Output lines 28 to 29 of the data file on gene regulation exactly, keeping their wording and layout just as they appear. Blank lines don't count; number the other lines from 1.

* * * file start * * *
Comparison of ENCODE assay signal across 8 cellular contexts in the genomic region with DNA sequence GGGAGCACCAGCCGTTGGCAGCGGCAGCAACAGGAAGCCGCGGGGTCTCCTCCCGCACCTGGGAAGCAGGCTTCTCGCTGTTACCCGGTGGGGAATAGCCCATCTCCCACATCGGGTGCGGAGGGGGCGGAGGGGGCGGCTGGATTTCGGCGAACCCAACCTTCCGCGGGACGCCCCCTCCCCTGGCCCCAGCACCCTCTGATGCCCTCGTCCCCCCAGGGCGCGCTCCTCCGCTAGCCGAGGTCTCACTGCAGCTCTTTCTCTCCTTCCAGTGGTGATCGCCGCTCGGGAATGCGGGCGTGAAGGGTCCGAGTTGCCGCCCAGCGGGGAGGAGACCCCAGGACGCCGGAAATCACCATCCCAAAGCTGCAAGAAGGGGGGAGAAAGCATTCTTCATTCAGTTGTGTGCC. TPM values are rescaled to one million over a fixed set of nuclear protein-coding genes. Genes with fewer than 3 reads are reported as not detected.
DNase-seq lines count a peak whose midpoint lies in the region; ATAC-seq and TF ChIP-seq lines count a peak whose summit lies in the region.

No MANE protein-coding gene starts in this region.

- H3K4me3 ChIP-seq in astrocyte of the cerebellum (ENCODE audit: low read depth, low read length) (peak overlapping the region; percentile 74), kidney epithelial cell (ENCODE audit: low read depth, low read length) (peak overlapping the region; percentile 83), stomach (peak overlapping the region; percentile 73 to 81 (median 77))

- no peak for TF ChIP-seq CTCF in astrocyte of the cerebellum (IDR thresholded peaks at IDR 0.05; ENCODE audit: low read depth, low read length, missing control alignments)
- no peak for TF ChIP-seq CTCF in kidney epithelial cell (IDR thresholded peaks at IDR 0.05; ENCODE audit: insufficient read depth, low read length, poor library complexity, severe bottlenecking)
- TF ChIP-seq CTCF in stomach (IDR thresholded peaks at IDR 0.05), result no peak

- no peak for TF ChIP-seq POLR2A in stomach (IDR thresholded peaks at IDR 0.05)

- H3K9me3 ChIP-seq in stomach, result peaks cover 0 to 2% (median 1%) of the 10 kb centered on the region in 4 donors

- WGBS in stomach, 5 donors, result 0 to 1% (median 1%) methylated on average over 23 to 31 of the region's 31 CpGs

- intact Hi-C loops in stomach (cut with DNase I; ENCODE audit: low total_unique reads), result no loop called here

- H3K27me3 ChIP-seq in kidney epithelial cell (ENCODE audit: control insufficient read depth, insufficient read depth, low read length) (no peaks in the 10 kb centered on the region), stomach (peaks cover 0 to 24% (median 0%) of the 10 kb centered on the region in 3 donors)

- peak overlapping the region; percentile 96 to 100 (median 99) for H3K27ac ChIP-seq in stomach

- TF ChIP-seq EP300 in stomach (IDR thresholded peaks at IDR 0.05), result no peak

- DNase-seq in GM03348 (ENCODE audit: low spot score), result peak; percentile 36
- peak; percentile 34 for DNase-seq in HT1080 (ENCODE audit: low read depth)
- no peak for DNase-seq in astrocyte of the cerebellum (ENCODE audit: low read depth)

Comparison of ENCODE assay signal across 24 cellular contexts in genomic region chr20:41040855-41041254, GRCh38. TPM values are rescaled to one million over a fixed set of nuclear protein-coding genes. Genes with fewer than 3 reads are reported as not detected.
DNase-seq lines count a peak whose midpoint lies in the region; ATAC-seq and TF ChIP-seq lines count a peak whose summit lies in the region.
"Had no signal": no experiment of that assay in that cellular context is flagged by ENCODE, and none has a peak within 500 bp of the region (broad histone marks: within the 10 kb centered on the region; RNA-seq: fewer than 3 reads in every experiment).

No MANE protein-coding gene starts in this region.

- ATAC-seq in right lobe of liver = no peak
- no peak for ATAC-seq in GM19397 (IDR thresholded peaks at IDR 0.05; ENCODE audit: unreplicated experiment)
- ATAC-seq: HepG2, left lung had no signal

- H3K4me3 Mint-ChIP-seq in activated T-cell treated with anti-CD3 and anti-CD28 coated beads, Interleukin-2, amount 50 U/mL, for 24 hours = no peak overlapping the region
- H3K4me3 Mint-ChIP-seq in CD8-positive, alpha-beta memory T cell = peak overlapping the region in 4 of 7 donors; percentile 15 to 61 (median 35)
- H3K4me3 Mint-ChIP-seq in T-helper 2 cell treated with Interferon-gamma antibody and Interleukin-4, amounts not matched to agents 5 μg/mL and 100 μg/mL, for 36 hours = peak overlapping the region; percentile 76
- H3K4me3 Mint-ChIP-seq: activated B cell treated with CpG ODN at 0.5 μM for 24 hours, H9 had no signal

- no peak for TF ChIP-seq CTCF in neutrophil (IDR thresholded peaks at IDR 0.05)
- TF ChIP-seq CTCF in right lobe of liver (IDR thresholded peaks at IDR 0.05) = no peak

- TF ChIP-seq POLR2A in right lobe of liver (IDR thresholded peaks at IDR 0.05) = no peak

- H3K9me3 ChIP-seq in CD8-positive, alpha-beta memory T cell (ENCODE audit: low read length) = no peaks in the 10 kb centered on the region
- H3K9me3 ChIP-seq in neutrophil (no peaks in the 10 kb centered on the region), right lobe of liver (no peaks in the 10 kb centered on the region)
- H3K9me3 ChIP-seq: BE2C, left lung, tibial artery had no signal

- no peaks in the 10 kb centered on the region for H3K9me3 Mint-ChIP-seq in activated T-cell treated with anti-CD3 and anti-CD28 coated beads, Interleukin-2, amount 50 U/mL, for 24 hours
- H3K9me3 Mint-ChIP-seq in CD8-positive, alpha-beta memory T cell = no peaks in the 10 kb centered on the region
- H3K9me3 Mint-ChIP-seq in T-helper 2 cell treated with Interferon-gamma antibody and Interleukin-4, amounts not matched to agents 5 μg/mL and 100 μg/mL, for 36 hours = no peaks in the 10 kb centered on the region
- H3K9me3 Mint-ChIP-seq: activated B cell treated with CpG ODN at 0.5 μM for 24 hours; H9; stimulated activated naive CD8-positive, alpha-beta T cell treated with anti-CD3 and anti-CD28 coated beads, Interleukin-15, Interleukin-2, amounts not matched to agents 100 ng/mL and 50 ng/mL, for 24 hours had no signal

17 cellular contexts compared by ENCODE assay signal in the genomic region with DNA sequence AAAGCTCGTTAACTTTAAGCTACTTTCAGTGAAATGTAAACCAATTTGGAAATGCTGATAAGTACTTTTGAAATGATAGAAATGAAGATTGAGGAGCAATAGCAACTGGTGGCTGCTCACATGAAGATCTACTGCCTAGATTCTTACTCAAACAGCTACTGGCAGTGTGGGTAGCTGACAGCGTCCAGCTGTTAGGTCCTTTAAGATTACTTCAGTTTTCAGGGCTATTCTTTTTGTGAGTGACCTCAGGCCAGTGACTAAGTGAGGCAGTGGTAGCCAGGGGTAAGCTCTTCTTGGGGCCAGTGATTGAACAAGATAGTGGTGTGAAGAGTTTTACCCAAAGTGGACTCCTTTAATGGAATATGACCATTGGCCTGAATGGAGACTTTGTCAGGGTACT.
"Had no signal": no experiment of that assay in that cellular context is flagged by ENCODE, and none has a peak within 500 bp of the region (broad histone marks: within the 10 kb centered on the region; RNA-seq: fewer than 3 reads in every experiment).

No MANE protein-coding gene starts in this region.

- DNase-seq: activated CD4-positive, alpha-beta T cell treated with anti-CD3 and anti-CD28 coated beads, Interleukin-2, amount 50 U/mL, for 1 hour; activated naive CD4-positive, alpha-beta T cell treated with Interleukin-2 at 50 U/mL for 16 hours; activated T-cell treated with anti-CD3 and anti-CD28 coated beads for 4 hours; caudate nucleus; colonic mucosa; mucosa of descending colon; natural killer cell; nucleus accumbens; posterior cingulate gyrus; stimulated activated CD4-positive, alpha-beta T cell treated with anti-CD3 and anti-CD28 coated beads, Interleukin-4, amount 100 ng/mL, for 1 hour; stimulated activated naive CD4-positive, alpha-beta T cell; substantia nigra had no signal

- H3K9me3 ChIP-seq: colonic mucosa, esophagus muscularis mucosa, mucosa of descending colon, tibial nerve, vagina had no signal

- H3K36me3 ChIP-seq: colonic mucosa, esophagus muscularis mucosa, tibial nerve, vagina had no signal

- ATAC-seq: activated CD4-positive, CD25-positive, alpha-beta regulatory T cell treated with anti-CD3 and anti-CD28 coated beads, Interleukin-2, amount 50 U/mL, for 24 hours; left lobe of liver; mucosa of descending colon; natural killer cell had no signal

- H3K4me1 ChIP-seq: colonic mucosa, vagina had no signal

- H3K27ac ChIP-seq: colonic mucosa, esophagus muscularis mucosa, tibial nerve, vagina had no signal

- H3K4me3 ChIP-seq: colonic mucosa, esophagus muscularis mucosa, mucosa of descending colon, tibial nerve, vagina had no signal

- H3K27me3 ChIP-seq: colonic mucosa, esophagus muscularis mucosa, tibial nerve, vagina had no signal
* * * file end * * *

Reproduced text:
- H3K4me3 Mint-ChIP-seq: activated B cell treated with CpG ODN at 0.5 μM for 24 hours, H9 had no signal

- no peak for TF ChIP-seq CTCF in neutrophil (IDR thresholded peaks at IDR 0.05)